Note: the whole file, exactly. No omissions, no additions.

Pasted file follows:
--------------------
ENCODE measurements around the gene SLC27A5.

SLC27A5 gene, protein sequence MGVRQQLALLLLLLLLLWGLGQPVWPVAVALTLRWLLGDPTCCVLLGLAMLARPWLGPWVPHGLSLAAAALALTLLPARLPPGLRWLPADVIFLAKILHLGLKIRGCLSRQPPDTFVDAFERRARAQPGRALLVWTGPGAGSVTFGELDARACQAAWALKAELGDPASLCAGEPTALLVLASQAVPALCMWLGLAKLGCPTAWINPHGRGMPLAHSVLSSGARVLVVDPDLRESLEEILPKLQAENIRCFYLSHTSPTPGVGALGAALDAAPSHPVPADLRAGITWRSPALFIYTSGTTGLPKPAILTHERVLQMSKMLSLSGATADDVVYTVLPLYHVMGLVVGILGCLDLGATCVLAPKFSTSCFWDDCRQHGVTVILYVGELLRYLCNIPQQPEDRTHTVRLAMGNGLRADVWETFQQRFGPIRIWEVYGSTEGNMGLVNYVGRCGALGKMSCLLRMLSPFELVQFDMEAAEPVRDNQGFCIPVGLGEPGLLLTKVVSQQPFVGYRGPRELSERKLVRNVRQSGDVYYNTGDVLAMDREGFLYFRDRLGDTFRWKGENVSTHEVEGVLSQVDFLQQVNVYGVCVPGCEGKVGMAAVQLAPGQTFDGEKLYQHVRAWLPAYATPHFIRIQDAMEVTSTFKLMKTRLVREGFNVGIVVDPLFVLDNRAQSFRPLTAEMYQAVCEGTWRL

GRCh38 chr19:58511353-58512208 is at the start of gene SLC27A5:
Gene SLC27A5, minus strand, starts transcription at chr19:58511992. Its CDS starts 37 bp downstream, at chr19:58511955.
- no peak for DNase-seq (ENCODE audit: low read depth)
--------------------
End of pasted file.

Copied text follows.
ENCODE measurements around the gene SLC27A5.

SLC27A5 gene, protein sequence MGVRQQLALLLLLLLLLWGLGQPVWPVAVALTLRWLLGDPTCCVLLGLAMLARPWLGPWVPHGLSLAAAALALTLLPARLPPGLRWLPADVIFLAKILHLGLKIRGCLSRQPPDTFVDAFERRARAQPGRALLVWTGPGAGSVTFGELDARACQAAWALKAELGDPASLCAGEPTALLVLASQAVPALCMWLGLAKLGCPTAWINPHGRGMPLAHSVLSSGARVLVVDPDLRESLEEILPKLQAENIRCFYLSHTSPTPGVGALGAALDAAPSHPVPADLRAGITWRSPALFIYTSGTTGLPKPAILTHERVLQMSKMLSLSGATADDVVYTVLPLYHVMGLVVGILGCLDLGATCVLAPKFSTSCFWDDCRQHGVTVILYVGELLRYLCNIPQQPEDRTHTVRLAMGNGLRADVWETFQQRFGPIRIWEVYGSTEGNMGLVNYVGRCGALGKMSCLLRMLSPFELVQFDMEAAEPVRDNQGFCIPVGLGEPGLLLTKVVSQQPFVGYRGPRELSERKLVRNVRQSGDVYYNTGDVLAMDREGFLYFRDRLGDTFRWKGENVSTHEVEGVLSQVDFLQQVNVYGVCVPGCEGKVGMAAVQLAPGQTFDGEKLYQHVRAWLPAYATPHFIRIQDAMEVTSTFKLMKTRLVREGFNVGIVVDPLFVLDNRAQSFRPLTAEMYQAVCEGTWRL

GRCh38 chr19:58511353-58512208 is at the start of gene SLC27A5:
Gene SLC27A5, minus strand, starts transcription at chr19:58511992. Its CDS starts 37 bp downstream, at chr19:58511955.
- no peak for DNase-seq (ENCODE audit: low read depth)